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BECAUSE THE FSA is incoherent militarily and politically, the Saudi-Qatari intervention has greatly exacerbated the sectarian dynamic of the fighting. While they give money to different forces--the Qataris favor brigades aligned with the Muslim Brotherhood and even more extreme elements--the Islamists have attracted some popular support in Sunni areas for their fighting prowess and superior resources.

For its part, the regime has ratcheted up its own sectarianism, looking to Hezbollah for military support in what Assad portrays as a struggle against jihadist groups. The regime hopes to survive by stirring up fears in the heterodox Alawite minority--whose members hold key positions in the state. Without Assad's Baath party, the argument goes, Syria would be taken over by Sunni fundamentalists, who would slaughter not just Alawites, but Christians, Druze and Shiites as well.

Hezbollah's intervention has damaged its standing. It was seen as a heroic defender of the Arab people against Israeli aggression, most recently in the 2006 Israeli attack on Lebanon. But involvement in the Syrian civil war will change all that, as Yusef Khalil writes:

Once one of the most respected political parties, Hezbollah has now exposed itself as more committed to Assad and the regional politics of Iran, instead of the people it professes to liberate. Using up its weapons and fighters in Syria is a dream come true for American strategists who advocate a prolonged stalemate to weaken both Hezbollah and the Syrian fighters--similar to Washington's strategy to draw out the Iran-Iraq war in the 1980s.

Hezbollah's sectarianism mirrors the Muslim Brotherhood's, Saudi Arabia's and Qatar's, as all sides push the Syrian Revolution toward a sectarian civil war as a mechanism to halt and derail the revolution and prevent it from developing into a new model of resistance that challenges the hegemony of monarchies, dictatorships, Islamic republics and "official" opposition parties.

In response to Hezbollah's entry into combat in Syria, Egypt's ruling party, the Muslim Brotherhood, sponsored a conference of clerics June 13-15 that whipped up anti-Shiite sentiment and called on Egypt's fundamentalist Salafist groups to go to Syria and join the jihad against the regime. Egyptian President Mohamed Morsi himself addressed the conference and endorsed the anti-Shiite politics. As Egyptian journalist Mahmoud Salem noted:

This speech will go down in history as the speech laying the foundation of the Sunni-Zionist alliance against Iran, and also being the realization of Israeli PM Netanyahu's wildest fantasy: Egypt and Jihadists versus Iran, Syria and Hezbollah, with Israel not being a part of the equation. As one Israeli opinion writer puts it, Israel should stay out of this and "let them (Arabs) kill themselves quietly.

For now, both the backers of the Syrian regime and the opposition are trying to establish the best possible position on the battlefield in advance of a Geneva peace conference, tentatively scheduled for September.

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THE MILITARIZATION of the conflict has in many places sidelined the grassroots democratic movement, which throughout 2011 organized mass protests and civil disobedience against murderous repression from Assad's security forces and hired thugs.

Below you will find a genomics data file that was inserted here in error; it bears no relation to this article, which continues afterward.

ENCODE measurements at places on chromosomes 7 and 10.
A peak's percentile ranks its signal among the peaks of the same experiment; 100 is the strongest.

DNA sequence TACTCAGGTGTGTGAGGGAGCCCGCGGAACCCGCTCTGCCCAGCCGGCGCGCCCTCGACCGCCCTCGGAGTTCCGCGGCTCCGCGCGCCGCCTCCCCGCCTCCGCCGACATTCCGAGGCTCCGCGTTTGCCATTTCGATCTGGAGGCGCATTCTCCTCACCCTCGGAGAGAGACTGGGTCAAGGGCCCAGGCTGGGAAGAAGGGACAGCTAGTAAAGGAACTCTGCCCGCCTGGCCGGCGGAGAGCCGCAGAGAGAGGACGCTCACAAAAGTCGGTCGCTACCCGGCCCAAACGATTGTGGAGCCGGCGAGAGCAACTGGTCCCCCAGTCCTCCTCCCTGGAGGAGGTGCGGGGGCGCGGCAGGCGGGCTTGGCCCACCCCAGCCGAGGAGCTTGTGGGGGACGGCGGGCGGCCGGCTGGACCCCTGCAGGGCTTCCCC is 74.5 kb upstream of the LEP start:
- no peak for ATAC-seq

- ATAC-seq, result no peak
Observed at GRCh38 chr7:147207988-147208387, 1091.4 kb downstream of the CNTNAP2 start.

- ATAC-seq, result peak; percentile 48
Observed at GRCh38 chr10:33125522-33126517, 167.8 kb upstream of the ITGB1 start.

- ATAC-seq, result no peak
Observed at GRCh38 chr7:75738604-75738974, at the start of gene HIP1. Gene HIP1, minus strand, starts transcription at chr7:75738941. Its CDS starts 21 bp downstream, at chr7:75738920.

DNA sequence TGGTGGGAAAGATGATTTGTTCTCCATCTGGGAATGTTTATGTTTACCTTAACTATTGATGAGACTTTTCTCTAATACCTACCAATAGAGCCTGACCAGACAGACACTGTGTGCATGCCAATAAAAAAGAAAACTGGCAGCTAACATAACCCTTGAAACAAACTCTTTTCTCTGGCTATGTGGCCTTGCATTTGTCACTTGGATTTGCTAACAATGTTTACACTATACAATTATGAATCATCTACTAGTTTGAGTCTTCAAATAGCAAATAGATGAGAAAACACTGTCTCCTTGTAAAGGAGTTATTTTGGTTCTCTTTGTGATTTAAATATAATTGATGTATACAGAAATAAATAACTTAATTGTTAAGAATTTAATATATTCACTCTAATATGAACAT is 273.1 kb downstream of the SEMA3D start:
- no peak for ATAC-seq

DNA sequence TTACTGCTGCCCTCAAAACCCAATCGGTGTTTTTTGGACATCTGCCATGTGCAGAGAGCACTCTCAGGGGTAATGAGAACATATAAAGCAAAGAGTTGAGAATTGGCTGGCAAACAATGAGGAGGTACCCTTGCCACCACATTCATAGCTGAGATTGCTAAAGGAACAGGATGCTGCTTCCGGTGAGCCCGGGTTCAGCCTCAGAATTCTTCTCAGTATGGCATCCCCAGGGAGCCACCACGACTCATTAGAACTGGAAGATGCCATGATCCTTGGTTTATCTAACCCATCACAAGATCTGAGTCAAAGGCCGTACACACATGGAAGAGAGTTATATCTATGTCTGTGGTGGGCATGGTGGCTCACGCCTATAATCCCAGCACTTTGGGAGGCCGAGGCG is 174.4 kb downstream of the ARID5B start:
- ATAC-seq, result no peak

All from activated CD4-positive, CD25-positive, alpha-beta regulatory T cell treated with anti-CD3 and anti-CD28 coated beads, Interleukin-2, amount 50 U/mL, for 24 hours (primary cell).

But it has not crushed that movement. As Peter Harling and Sarah Birke wrote in Middle East Report, despite the sectarianism and viciousness of the fighting, Syria has seen "a popular awakening of sorts, which was there from the beginning. What drove Syrians to take to the streets at huge personal cost, to help others regardless of risk, to develop a vivid culture of dissent under fire, to take up arms against such a formidable opponent and to remain in the country was the pride they took in fearing no longer--not the regime, not their compatriots, not the future."

That fearlessness has been seen again and again as the popular committees, known as the Local Coordinating Councils (LCCs), continue to run entire towns and neighborhoods, securing food and fuel, and looking after the interests of the most vulnerable.

The Syrian revolutionary website Syria Freedom Forever reports that in the city of Raqqah, liberated in March, some 42 social movements have emerged to run the city. These forces have organized protests against Jabhat al-Nusrah, the al-Qaeda-linked group that is trying to assert military control over the city. Other protests against Jihadi groups have taken place in Syria's commercial capital, Aleppo, after Islamists shot and killed a boy for allegedly making a blasphemous statement.

Mainstream reports have focused primarily on the sectarian character of the fighting and neglected the LCCs. In fact, the LCCs can be difficult to track, since they often merge and change names. Only a minority of the councils has been able to assert their authority over military brigades. Some have organized poplar militias to defend their communities.

But as Yusef Khalil argues, "winning the struggle purely by military means is highly improbable," given the regime's superior firepower. What's necessary, he argues, is a renewal of the popular movement:

The fragmentation and sectarianism brought on by the reactionary Sunni groups is helping the regime destroy the social fabric in Syria. Faced with these circumstances, the revolutionary left in Syria calls to bring the mass civil unarmed movement out of the shadows and unite it with the armed resistance under popular control. This is an enormous undertaking, since it means a simultaneous struggle against the dictatorship and against some of the well-funded reactionary Islamist groups. This is a life-or-death struggle for the Syrian Revolution.